I’ve always been fascinated by dreams. When I took high school psychology, I loved the chapter we studied on dreams. It was amazing to read about the different things dreams could symbolize. I believe dreams can have significant meaning. The Bible is full of examples of that. I’m glad, though, that my dreams have never come true. It would be a weird world we lived in if they did.

Mr. Everything says his dreams are normal. Of course they are. He says people look like who they are, and things happen logically in his dream world. Of course they do. He’s nothing if not logical. In his dreams, apparently, there are car chases and fights and other scenes that could be right out of a movie. In my dreams, no one looks like they do in real life, and weird things happen.

Once, right after we were married, Mr. E punched me in his sleep. He said he was dreaming about a fight. Uh-huh. As you can imagine, I certainly have not held the fact that he punched me over his head when I needed guilt material. Oh, no. Not me.

Of course, I can beat that. The week after we got home from our honeymoon, I wet the bed. I woke up, horrified, and went to get a towel. I was hoping he wouldn’t notice. He woke up and said, “Please tell me you did not just do what I think you did.” He stayed with me anyway. Now, that’s love.

When I was a little girl, I had the most vivid dream that I still remember to this day. I dreamt my mother, my sister and I were driving in a car. I was in the backseat, and my mother and sister were in the front. Suddenly, there was a choir of angels in the sky. I can’t remember what they were singing, but it was, well, angelic. My mother passed out. I told my sister she would have to drive. Then, she passed out, too. I had to lean from the backseat to the front so I could steer. Then, I remembered I was six and I couldn’t drive, so I woke up. I have pondered many times what that dream could possibly have meant. I still don’t know. It’s either a really good sign or a really bad sign when angels sing to you in your sleep.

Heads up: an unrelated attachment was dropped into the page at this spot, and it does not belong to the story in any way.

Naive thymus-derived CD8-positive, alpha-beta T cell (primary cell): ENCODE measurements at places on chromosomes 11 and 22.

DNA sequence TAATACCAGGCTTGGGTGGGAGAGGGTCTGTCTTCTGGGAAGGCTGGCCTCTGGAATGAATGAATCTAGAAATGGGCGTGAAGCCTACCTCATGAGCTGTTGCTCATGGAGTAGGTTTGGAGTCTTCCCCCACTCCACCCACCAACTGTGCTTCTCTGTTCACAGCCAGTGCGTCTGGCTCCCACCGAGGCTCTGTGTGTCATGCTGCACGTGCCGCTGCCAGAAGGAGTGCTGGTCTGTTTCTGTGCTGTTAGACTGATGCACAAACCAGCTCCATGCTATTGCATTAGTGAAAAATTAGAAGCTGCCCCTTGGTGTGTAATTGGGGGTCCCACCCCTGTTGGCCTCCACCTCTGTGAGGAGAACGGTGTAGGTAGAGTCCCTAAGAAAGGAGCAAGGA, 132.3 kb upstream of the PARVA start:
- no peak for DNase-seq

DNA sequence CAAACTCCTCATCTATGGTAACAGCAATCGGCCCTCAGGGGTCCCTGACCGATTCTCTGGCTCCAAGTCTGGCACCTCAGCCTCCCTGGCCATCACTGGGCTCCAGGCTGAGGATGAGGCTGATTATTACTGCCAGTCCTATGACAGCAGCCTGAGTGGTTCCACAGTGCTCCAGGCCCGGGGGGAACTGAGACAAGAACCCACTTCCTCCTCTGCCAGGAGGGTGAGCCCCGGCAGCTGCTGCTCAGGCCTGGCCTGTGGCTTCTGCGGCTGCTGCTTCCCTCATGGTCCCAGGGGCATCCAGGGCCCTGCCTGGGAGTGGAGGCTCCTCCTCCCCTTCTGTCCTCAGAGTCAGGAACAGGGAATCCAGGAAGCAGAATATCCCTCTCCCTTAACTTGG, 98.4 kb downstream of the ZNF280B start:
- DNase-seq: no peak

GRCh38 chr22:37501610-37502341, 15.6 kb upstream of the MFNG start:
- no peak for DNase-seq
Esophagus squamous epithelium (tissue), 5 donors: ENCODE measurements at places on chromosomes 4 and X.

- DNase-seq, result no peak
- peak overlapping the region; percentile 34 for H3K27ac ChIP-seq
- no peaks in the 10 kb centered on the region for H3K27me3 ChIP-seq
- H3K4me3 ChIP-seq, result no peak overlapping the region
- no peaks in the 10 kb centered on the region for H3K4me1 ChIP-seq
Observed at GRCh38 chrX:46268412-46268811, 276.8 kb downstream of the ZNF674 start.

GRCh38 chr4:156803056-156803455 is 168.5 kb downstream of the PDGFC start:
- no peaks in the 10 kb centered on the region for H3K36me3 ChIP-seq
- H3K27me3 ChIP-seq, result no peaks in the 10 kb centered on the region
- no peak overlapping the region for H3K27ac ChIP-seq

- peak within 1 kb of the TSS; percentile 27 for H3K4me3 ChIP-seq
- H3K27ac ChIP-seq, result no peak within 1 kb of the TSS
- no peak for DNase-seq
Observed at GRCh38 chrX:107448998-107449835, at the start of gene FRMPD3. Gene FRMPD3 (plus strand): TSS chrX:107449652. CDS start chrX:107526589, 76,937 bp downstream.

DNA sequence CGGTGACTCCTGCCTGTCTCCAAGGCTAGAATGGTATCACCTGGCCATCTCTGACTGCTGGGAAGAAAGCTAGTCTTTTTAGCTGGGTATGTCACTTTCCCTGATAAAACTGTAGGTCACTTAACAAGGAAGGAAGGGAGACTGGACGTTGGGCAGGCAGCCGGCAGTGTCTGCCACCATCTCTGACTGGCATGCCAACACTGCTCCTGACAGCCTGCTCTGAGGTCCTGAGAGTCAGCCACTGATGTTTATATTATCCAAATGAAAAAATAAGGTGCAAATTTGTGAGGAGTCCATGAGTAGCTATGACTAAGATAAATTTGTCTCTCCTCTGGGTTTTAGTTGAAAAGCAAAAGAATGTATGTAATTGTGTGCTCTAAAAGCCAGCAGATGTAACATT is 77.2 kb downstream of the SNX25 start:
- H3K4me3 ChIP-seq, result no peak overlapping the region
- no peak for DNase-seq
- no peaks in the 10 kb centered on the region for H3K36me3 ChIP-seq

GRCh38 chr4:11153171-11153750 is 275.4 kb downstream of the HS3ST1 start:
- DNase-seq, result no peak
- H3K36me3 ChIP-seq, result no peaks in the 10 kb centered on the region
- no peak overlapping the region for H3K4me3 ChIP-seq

When I was a teenager, I had another dream that has stuck with me all these years. (According to my kids, that’s like 100 years ago…) My mother and I decided to rob a bank. We didn’t make any plans. We just went for it. As we were climbing the wall using one of those rope thingies you throw over a wall to climb up, the sirens started going off. (You can tell I’m a real criminal…I don’t even know what those rope thingies are called.) My mother said it would be fine. She said to keep climbing. I, being the ever-obedient child, did what she said. Then we went to jail. Honestly. There was no arrest. We just popped into jail. Then, I realized I was only 15 and they wouldn’t put me in a cell with my mother, and I woke up. The next day, when my mother asked if I want to go to the store and the bank with her, I graciously declined.

I’ve had the horrible dreams where I’ve woken up crying. I hate those. Usually, they involve my kids. They are too bad to even discuss the details of. Let me just say that if any of those things actually happened to my kids, I wouldn’t cry. I would do permanent, excruciatingly painful damage to the person who hurt one of my bear cubs. Then I would cry.

I had a dream once that I had a pet baby giraffe. It was so little and cute, and I kept in my bathtub. The problem was, I couldn’t find anything to feed it. I kept asking around to see if anyone could help me feed my baby giraffe. No one would help. No one had any answers. No one would feed the giraffe. Then, I remembered my ceiling wasn’t tall enough for a giraffe, and I woke up.

When my mother and I discussed that dream, she said she was pretty sure the baby giraffe was our pottery business. It was starving to death, and no one would feed it. She said, “Oh! I’m sorry! I’ll feed your giraffe!” Thanks for trying, Mama. And just so y’all know, the giraffe died. Then it burned. Good times.

Of course, there's the recurring dream that my best friend, Willow, convinces me to go to school naked. She insists that it's Naked Day and everyone will be naked. I take her word for it and show up in my birthday suit. I quickly find out I'm the only one celebrating the day. Even Willow has on clothes, but no one seems to notice the fact that I'm naked. I'm not sure what that says about my physique. I usually look around the school hallway, realize there's no way I would be naked and wake up.

It's pretty obvious that these dreams mean I have feelings of betrayal. I'm not sure what Willow did to me (or if it's really even her). I can't recall being betrayed!  She and I have laughed about this dream, though, because there is no way either of us would have ever considered going to school naked. We barely even wore shorts above our knees!